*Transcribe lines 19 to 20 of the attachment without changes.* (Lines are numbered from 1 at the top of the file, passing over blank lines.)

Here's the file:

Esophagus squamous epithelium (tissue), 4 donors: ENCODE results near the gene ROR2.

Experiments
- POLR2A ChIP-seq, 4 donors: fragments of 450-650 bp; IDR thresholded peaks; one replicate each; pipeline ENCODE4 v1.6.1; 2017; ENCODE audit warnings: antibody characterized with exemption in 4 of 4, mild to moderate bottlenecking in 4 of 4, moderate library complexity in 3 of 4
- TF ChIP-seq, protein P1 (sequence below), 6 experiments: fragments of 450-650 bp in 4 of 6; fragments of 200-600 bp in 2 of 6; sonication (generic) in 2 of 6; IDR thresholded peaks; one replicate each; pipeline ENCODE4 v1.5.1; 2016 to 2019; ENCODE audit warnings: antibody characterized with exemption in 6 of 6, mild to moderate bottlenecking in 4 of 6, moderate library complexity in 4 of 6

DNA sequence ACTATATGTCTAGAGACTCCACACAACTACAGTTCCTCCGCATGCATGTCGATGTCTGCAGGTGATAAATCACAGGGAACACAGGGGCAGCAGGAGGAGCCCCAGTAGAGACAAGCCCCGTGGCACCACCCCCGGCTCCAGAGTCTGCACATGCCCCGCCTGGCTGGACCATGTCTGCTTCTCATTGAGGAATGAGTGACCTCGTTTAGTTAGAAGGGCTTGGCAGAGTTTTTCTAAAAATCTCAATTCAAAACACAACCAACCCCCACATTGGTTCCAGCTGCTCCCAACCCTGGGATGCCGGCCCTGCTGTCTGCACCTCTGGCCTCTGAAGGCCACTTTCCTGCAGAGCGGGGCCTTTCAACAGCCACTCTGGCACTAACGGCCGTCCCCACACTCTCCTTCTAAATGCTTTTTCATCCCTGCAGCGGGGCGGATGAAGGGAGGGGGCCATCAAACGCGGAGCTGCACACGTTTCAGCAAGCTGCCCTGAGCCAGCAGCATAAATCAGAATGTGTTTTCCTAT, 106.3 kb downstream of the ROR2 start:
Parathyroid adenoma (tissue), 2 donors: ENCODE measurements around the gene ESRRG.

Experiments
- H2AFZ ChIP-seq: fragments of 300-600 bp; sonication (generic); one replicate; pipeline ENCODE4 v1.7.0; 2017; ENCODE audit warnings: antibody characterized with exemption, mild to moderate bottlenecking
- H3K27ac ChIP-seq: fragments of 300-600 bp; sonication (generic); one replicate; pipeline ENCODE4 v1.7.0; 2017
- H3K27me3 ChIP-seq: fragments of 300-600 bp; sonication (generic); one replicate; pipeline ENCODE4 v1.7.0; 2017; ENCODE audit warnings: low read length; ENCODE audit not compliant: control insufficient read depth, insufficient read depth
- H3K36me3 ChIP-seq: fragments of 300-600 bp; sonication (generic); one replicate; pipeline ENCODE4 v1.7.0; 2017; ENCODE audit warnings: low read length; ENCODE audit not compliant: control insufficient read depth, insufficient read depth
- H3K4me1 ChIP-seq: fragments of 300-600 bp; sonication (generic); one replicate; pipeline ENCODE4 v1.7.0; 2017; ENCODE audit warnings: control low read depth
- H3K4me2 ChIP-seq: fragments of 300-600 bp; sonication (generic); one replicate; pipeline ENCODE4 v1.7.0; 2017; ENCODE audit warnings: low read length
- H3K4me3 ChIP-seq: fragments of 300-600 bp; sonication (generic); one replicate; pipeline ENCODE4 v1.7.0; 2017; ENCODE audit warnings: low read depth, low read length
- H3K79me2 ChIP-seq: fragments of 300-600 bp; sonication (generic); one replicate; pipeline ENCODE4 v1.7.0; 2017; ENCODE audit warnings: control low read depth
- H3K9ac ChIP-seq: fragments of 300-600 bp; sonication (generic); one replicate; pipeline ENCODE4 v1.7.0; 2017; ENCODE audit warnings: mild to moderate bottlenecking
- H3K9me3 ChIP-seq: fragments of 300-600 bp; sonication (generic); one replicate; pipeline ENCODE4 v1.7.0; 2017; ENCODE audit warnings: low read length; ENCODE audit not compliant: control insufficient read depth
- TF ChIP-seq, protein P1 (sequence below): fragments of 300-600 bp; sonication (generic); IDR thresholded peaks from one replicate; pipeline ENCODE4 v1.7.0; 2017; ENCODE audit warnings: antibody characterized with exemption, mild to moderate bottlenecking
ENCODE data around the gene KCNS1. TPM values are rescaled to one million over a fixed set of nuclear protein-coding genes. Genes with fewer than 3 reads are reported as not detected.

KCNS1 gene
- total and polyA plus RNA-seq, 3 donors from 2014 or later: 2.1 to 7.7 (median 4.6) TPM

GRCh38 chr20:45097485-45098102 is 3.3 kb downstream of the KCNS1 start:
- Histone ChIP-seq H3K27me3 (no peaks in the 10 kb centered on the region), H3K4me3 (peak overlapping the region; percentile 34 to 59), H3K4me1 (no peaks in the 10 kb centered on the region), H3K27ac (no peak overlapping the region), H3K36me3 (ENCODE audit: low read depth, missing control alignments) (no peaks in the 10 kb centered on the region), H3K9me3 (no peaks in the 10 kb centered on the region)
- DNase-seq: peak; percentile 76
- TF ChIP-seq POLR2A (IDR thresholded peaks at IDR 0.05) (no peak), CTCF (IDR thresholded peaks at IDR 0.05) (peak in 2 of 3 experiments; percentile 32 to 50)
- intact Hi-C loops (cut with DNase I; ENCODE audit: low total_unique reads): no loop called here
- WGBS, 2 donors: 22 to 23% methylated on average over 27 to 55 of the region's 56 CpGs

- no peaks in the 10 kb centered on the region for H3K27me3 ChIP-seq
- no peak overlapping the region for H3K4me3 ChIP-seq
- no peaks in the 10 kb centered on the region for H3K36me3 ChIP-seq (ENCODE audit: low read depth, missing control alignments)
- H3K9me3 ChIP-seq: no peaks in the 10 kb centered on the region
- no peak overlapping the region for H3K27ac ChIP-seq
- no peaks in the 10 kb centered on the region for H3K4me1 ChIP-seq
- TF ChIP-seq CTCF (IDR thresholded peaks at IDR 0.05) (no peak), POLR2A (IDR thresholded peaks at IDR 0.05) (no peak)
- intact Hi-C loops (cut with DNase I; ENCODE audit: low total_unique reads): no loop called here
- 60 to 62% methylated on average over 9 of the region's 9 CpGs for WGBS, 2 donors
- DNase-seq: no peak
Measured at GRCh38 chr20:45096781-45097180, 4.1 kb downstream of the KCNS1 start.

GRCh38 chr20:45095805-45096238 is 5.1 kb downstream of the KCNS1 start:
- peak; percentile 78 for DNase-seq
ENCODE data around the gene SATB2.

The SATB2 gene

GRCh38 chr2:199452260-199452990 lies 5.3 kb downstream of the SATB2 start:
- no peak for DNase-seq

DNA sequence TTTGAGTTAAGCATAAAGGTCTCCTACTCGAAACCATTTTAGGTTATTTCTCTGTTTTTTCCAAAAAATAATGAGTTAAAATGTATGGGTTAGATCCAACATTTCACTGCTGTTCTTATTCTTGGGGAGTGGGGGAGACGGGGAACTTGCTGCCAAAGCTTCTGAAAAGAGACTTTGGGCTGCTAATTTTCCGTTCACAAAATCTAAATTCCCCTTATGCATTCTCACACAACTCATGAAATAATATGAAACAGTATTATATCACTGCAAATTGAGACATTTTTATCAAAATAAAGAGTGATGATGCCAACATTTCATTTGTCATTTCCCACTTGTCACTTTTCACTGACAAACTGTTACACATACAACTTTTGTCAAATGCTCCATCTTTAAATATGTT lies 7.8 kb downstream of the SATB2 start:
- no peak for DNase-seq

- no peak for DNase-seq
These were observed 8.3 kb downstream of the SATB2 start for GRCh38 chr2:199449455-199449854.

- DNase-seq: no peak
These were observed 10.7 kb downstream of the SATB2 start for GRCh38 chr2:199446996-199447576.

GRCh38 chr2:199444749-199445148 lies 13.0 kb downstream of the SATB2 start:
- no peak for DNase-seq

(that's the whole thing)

ENCODE data around the gene KCNS1. TPM values are rescaled to one million over a fixed set of nuclear protein-coding genes. Genes with fewer than 3 reads are reported as not detected.

KCNS1 gene